The government has published plans to regulate video-on-demand services in the United Kingdom. The proposals are part of a consultation on the implementation of the European Audio Visual Media Services directive. This introduces common standards for the regulation of video-on-demand, including online and mobile services.
The directive came into force in December 2007. European member states have until the end of 2009 to implement it in their domestic law. It replaces the existing Television Without Frontiers directive, adopted in 1989 and amended in 1997.
Under the new directive there is an obligation to ensure that video-on-demand services meet new European standards. It aims to provide a ‘co-regulatory’ approach, operated by industry but backed by powers for the government of a national authority such as Ofcom to intervene if necessary. The consultation seeks views on a number of different options designed to achieve this.
It means that some online and mobile services could be regulated on similar terms to television. It applies to a service which is under the editorial responsibility of a media service provider and the principal purpose of which is the provision of programmes in order to inform, educate or entertain the general public by means of electronic communications networks.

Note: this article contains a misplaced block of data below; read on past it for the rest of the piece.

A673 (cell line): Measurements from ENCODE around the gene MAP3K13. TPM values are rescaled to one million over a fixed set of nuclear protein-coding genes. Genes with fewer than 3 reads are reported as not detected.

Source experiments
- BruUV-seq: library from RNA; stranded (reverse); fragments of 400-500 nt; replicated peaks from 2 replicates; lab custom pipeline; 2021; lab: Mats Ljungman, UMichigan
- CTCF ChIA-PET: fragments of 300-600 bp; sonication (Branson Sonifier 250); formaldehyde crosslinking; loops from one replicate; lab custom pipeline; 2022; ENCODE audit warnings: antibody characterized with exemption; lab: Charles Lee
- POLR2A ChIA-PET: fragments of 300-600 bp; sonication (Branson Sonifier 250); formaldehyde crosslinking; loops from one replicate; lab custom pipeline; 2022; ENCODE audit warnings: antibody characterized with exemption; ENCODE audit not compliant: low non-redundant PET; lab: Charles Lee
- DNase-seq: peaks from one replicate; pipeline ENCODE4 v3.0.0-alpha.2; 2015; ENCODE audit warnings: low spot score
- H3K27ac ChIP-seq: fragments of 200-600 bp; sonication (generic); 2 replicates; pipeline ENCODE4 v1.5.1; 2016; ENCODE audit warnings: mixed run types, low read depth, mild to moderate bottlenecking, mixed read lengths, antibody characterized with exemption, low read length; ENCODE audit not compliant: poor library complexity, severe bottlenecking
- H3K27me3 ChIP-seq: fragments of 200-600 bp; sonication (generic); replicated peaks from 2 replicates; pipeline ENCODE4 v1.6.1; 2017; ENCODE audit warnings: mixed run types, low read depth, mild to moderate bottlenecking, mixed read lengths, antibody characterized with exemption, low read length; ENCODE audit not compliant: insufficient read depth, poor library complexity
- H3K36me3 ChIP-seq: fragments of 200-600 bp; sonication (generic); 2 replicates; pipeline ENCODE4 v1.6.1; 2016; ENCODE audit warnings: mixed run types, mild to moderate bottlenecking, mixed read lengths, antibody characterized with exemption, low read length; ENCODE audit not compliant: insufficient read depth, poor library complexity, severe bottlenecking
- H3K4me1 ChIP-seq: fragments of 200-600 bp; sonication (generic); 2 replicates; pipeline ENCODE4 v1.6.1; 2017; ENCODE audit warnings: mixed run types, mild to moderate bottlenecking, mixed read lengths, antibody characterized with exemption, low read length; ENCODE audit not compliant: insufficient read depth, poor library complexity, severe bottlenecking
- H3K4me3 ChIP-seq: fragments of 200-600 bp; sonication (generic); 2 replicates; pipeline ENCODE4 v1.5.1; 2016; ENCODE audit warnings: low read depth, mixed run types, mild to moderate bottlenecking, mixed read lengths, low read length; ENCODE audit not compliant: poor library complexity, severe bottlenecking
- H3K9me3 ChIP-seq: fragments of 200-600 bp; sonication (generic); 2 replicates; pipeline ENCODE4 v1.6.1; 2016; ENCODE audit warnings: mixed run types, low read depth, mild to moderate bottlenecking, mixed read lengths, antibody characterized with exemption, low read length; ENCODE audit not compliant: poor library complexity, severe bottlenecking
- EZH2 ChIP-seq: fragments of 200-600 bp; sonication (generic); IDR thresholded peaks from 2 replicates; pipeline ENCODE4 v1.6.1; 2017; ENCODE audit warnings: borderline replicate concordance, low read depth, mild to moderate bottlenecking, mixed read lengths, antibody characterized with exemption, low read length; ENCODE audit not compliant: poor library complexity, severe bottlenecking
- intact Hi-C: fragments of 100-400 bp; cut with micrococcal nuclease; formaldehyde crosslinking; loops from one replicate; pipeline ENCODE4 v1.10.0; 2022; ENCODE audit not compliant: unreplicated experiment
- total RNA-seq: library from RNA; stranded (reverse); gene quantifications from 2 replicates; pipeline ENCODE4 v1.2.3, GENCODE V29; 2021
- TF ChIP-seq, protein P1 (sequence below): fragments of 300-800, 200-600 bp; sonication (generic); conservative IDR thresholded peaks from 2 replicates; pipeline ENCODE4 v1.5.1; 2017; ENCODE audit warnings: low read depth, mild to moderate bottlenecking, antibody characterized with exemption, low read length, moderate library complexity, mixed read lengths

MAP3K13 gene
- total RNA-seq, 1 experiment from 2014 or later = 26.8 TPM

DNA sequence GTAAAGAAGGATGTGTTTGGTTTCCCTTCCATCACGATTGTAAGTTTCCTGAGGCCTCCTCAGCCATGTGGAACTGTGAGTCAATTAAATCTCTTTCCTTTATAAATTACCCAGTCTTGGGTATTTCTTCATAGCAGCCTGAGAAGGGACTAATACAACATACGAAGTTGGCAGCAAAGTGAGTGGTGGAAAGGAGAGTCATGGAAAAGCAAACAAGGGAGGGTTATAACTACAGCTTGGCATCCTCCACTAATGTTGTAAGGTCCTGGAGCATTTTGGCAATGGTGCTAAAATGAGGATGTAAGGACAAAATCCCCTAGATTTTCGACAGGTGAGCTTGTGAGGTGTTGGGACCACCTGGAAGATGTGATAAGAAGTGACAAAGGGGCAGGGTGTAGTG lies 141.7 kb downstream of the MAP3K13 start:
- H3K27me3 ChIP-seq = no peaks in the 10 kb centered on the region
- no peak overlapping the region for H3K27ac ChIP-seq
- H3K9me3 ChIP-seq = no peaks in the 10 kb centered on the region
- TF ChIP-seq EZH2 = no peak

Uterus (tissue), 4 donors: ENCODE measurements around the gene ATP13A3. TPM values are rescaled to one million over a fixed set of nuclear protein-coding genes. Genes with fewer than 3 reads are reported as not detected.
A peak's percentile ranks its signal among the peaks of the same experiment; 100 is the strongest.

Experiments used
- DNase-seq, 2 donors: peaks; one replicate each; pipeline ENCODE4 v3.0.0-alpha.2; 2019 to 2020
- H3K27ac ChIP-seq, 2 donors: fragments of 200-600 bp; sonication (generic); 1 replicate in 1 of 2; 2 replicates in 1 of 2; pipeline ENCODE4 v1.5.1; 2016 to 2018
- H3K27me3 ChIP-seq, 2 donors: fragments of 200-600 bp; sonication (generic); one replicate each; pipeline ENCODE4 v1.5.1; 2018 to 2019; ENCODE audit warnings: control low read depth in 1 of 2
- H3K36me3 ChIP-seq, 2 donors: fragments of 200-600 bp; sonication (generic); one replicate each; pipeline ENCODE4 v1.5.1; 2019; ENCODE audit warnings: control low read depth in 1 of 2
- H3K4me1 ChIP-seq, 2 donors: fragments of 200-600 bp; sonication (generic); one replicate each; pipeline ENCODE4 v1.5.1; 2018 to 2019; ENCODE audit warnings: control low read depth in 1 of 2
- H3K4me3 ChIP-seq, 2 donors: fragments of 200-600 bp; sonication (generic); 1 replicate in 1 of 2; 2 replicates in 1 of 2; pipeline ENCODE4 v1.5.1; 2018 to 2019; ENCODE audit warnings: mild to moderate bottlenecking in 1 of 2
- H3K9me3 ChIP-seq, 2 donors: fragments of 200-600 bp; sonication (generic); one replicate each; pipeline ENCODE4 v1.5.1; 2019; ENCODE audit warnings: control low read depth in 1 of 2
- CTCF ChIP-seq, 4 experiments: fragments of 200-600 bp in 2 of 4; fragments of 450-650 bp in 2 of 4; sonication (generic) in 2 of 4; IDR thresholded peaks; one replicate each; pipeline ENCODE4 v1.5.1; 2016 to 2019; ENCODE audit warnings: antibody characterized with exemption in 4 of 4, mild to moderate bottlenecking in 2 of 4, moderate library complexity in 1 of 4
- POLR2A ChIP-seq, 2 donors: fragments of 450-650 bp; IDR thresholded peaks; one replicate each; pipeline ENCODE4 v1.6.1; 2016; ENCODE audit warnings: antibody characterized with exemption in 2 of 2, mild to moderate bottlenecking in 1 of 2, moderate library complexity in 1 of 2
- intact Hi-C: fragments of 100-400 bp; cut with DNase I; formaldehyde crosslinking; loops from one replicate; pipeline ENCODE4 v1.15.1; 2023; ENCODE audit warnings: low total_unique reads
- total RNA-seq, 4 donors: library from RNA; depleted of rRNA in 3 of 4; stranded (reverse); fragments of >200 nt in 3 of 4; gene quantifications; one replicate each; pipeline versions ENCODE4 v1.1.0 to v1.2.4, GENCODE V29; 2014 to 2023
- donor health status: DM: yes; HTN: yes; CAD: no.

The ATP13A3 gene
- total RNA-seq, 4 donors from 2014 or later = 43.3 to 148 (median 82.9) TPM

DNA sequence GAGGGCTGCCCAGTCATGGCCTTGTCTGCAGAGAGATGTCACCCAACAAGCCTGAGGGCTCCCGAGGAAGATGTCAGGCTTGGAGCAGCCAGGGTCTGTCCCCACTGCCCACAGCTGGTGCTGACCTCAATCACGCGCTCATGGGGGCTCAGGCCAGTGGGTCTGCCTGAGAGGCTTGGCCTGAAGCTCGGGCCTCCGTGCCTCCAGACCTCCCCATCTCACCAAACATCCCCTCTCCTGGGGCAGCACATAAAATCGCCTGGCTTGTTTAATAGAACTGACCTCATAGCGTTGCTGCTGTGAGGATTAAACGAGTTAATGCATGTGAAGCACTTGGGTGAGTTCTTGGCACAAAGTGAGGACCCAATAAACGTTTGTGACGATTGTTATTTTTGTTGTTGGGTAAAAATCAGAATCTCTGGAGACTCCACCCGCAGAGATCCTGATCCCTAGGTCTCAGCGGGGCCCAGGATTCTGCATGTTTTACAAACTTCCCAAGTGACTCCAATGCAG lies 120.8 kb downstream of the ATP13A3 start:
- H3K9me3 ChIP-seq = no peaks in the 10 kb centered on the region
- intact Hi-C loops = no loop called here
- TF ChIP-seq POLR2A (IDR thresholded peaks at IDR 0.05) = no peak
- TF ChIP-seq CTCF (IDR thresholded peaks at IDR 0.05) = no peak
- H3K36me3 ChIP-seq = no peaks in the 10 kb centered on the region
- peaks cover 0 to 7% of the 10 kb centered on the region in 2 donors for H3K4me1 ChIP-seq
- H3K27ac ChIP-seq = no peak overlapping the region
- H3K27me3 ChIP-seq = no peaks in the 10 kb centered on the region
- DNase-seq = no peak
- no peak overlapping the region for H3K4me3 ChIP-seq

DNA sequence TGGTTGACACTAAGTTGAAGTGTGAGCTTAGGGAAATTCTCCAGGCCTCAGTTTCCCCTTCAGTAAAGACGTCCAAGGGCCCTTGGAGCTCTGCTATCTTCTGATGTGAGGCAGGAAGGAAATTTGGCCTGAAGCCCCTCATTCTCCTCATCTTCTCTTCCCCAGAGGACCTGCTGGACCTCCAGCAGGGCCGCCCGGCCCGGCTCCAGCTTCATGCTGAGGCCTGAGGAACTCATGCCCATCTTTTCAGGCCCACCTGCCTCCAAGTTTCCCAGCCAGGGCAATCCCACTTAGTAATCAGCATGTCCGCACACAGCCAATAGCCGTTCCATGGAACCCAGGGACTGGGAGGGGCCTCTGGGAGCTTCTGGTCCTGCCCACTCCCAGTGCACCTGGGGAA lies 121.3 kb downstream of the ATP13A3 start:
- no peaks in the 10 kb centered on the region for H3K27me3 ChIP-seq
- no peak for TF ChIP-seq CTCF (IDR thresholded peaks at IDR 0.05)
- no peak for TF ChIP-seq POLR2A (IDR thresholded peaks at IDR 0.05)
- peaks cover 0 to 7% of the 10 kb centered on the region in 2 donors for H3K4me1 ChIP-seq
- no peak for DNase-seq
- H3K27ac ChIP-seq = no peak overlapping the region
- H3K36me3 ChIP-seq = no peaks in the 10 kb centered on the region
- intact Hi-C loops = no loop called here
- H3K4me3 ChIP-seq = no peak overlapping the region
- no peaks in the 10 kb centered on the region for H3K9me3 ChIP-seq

“While citizens embrace the opportunities offered by massively increased choice of content, and can watch on demand on TVs, online or phones, it is right that the same standards apply,” said Andy Burnham, the secretary of state for culture.
The BBC Trust is currently responsible for programming standards on the BBC video-on-demand services, including the online BBC iPlayer. Other video-on-demand services currently come under a voluntary self-regulatory body, the Association for Television on Demand or ATVOD. There is also an industry body for video on mobile services, the Independent Mobile Classification Body or IMCB. Advertising in video-on-demand services is overseen by a self-regulatory arrangement through the Advertising Standards Authority.
A new regulatory structure may be required under the European directive, backed by legislation.
Other aspects of the consultation concern product placement in television programmes and controls over content of non-European satellite channels that are uplinked from the United Kingdom.
The consultation document and details of the new directive are available from the Department of Culture, Media and Sport web site. Consultations close on 31 October 2008. Further information about the AVMS directive is available on the European Commission web site.